Regarding fixing the exchange rate, there are many different ways to implement it. The simplest alternative is to fix the value of a given currency with respect to another currency. The “ultimate” fix would entail establishing a currency union in a region, allowing national currencies to disappear altogether in favor of adopting a single currency such as the euro. The sustainability of such a complex regime imposes very strict and demanding conditions on all the member countries. With respect to the euro area, the real question is how effective it has been as a whole in fulfilling those conditions in a credible way. In this setting, a lot has been left to be desired; therefore, important efforts through policy adjustments have to be made not only to preserve the credibility of the regime but also to enhance it, so that the possibility of the breakdown of the euro is taken out of the picture for good.

There is another very important dimension to to exchange rate regimes, related to the fact that an exchange rate is the relative price of two currencies. Therefore, from a national perspective, such a relative price can be affected by the actions (monetary expansion, capital controls, etc.) that other countries may undertake, such actions often having negative unintended (or intended) consequences on the exchange rate. Thus, the domestic currency can appreciate or depreciate in response to actions taken by another country, giving rise to debates encapsulated by phrases such as “currency wars” or “beggar thy neighbor policies.”

With respect to this point, it has recently been argued that monetary policies in some advanced countries have generated huge capital inflows to other economies, particularly emerging and developing ones, consequently generating substantial real exchange rate adjustments. Some of these adjustments are nonequilibrium appreciations, affecting the tradables sector and the growth potential of emerging economies. This is a typical example of a spillover effect of an advanced economy’s monetary policy action. Furthermore, such an effect can trigger or lead to different types of reactions, including some form of retaliation, leading to net deadweight losses for the world as a whole.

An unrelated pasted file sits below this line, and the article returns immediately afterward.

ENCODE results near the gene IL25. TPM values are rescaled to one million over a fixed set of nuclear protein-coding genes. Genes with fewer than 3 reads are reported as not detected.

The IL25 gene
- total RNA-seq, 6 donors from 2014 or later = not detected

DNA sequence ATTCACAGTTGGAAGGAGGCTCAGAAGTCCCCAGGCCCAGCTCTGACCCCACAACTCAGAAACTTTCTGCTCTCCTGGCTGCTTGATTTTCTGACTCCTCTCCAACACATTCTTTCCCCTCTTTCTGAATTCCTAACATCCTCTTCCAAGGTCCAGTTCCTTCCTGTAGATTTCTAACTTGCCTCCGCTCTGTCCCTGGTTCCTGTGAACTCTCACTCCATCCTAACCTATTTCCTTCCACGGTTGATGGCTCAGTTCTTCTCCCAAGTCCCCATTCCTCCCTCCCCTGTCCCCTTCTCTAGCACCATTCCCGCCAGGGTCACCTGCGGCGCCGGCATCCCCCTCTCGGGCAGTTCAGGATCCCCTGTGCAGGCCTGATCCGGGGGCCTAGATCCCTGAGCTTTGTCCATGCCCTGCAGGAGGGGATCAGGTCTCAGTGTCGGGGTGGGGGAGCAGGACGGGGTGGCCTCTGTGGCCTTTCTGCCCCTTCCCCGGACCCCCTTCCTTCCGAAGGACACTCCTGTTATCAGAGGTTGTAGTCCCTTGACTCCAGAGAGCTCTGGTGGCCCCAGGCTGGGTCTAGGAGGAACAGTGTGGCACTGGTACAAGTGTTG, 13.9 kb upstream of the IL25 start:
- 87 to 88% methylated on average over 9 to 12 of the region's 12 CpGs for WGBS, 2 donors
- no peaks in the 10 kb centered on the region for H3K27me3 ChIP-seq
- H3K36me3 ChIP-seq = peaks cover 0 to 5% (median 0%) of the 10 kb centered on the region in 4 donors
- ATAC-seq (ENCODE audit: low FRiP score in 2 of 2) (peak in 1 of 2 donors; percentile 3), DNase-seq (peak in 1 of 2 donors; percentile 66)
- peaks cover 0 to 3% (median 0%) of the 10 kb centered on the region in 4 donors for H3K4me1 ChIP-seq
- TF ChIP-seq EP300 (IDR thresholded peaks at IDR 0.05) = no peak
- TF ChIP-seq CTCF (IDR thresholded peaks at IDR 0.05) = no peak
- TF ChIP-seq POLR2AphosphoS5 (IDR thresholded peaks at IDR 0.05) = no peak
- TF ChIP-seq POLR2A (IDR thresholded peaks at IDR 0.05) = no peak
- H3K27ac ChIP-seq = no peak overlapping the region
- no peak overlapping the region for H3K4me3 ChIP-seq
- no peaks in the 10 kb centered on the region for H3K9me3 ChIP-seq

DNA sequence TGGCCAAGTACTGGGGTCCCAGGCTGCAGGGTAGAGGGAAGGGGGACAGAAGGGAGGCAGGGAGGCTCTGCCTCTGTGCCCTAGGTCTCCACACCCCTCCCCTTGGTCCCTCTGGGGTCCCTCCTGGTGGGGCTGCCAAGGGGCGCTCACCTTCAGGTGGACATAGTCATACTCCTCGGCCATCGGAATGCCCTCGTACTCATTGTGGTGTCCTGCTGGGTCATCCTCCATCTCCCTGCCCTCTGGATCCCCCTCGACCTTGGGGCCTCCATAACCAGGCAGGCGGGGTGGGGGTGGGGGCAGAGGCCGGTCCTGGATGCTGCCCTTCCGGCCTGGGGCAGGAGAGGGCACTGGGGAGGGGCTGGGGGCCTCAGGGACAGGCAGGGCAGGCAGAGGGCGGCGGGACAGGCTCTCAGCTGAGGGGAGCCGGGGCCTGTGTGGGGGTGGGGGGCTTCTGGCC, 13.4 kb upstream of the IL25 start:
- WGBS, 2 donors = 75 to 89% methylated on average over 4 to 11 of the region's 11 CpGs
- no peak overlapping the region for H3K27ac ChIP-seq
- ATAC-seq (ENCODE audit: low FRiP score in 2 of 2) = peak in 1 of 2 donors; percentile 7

To deal with these issues, international coordination might be attempted around a set of exchange rate objectives. This has been done with the help of the IMF in the past. A valid question is whether the international community should try to do this again.

In sum, the choice of an exchange rate regime is a fundamental decision that a country has to make. Such a decision has important implications for the economy as a whole, as it affects the degrees of freedom of other policies, as well as the relationship of the domestic economy to that of the rest of the world. Therefore, the huge political economy implications that the election of the exchange rate arrangement entails makes it a highly relevant topic. To illustrate this, I will finish on a lighter note, with an anecdote: At the beginning of the 1990s, Mexico was facing a major crisis, and for practical purposes its only option was to go from a fixed to a flexible exchange rate regime. Society was not supportive at all. The then central bank governor was summoned by the senate to explain the rationale for Mexico going from a very unsuccessful fix with recurrent adjustments, with often tragic consequences, to a flexible exchange rate. And he couldn’t get the point across that for Mexico, the best decision was to go to a flexible exchange rate regime.

Finally, the governor had a brilliant idea to explain such a move by using an analogy. He said to the senators, Imagine that you have the task of painting a house. Now, you can do it in two ways. One way would be to place the paintbrush in a fixed position and move the house, which would be the equivalent to fixing the exchange rate. The alternative is to keep the house in its position and move the paintbrush. With a steady hand, it is very likely that the task could be completed in a cheaper, more beneficial, more efficient way with a flexible brush.

This simple analogy convinced the senate, and since then we have had in Mexico a flexible exchange rate, and it has worked very well.